If you didn’t read it, public radio’s Roman Mars started a crowdfunding campaign this summer with a goal of $42,000 to help fund extra help for its third season of 99% Invisible, his side project focusing on the “invisible” activity that shapes our lives. (It was a necessary gamble– most of the money was slotted to hire former intern Sam Greenspan and make production more manageable.) In the end the radio show distributed by Public Radio Exchange more than hit its goal, and more than doubled its goal, too—the project funded its goal 405 percent.

A total of 5,661 backers crowdfunded it to a whopping $170,477.

Read more

How a ‘Tiny’ Radio Show Raises Over $147,000 on Kickstarter

The crew of the radio show and podcast 99% Invisible doesn’t compare to that of Morning Edition, This American Life, or most popular public radio strongholds. It’s only two people (and even that’s a recent addition.) But with the support of its distributor Public Radio Exchange, and numerous design-curious fans, it may be paving a new model for audio content that fits the purpose of public radio.

With four days to go in its fundraising campaign, the “tiny radio show about design, architecture and the 99 percent invisible activity that shapes our world” has raised over $147,000 through close to 5,000 supporters on Kickstarter, shattering its original goal of only $42,000.

(Notably, the number also already marks it as 1 of only 208 successfully funded projects on Kickstarter to raise over $100,000.)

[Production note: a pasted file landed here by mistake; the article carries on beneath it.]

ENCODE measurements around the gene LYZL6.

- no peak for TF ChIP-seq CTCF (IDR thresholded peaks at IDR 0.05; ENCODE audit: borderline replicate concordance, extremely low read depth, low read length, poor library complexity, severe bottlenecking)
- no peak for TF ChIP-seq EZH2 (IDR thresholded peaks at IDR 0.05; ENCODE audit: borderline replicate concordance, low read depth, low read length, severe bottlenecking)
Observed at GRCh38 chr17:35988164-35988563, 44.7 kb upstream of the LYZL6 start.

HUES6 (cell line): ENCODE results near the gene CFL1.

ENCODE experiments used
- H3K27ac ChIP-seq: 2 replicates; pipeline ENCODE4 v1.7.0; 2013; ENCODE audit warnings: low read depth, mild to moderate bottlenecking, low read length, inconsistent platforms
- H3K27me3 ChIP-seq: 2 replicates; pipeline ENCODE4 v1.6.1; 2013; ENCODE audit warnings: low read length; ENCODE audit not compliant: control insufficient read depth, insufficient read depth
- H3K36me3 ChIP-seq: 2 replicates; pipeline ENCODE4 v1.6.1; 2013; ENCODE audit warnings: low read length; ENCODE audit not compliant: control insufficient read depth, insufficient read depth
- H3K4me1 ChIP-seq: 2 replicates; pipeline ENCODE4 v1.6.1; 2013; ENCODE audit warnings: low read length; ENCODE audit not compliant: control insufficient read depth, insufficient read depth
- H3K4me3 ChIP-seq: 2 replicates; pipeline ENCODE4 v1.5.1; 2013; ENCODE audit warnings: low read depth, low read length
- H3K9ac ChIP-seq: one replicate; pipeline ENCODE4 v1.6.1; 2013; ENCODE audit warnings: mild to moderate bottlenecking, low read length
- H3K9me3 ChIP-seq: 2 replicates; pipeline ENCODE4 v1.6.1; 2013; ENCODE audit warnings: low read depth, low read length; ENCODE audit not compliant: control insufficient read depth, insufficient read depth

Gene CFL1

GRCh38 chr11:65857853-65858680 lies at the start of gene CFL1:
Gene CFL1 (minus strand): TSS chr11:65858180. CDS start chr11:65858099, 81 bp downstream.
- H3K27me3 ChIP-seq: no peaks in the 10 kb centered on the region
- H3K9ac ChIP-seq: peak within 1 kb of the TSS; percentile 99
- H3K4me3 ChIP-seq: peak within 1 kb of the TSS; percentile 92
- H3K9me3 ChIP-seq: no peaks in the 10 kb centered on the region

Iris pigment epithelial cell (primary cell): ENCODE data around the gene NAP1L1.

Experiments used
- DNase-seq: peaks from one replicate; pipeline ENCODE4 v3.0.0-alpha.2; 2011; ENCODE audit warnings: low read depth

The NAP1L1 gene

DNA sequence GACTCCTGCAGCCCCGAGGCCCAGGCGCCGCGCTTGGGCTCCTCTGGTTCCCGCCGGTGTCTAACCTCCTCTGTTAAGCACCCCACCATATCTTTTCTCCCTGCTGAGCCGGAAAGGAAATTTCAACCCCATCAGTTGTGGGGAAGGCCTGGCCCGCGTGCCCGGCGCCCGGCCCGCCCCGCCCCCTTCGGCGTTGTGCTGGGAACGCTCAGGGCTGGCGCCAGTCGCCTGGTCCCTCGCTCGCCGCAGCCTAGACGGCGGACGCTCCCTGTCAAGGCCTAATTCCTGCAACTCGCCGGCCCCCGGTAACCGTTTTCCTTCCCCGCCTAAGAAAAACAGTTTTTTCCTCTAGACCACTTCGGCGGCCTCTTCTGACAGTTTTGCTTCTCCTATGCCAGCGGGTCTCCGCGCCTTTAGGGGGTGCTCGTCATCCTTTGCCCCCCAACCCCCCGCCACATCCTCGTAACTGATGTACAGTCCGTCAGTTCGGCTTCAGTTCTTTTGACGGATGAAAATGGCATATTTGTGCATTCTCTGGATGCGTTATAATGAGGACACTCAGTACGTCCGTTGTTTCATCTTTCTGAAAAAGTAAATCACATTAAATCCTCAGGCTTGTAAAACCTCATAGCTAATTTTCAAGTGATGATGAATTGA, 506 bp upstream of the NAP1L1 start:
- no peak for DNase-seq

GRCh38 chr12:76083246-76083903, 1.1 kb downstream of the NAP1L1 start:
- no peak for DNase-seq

If funds continue to flow in, the show’s host and producer Roman Mars will be able to do much, including bringing on former intern Sam Greenspan to help produce a strong third season.

This should catch the attention of both content creators and fundraisers. What began as a short one-minute segment on a KALW show is organically growing into a stellar success story of digital storytelling worth examining. So how’d it happen? Read more

Multi-Platform Journalism: An Interview with Dominick Brady

Dominick BradyFor journalists, the opportunities for diversifying your craft are increasing at a rapid pace. Multi-platform journalism is the name of the game, and no one knows this better than Atlanta-based journalist Dominick Brady. I recently had a chance to talk with Dominick about what he does, his perspective on journalism, and his future projects.

Maurice Cherry: Tell our 10,000 Words audience a little about what you do.

Dominick Brady: I’m an independent multi-platform journalist based in Atlanta, Georgia. Traffic reporting for Clear Channel radio is my day job but I also freelance quite a bit. My freelance work has focused primarily on arts and entertainment. I’ve worked in Internet radio as a features contributor for East Village Radio, an audio documentary series producer for Brooklyn Radio, as a blogger and audio features producer for CentricTV; a video features producer, blogger and contributing writer for Atlanta’s Creative Loafing and a features contributor for The Smoking Section. My passion is radio journalism. I’m a member of the Association of Independents in Radio, but I’ve found myself returning to writing for print and the web for the bulk of my freelance work.

MC: How do you think the current digital landscape affects how journalism and reporting works?

DB: I think it’s an exciting time. There are now more formats and mash-up possibilities available in the journalist’s tool box. I’m really interested in data visualization, data reporting and how they can Read more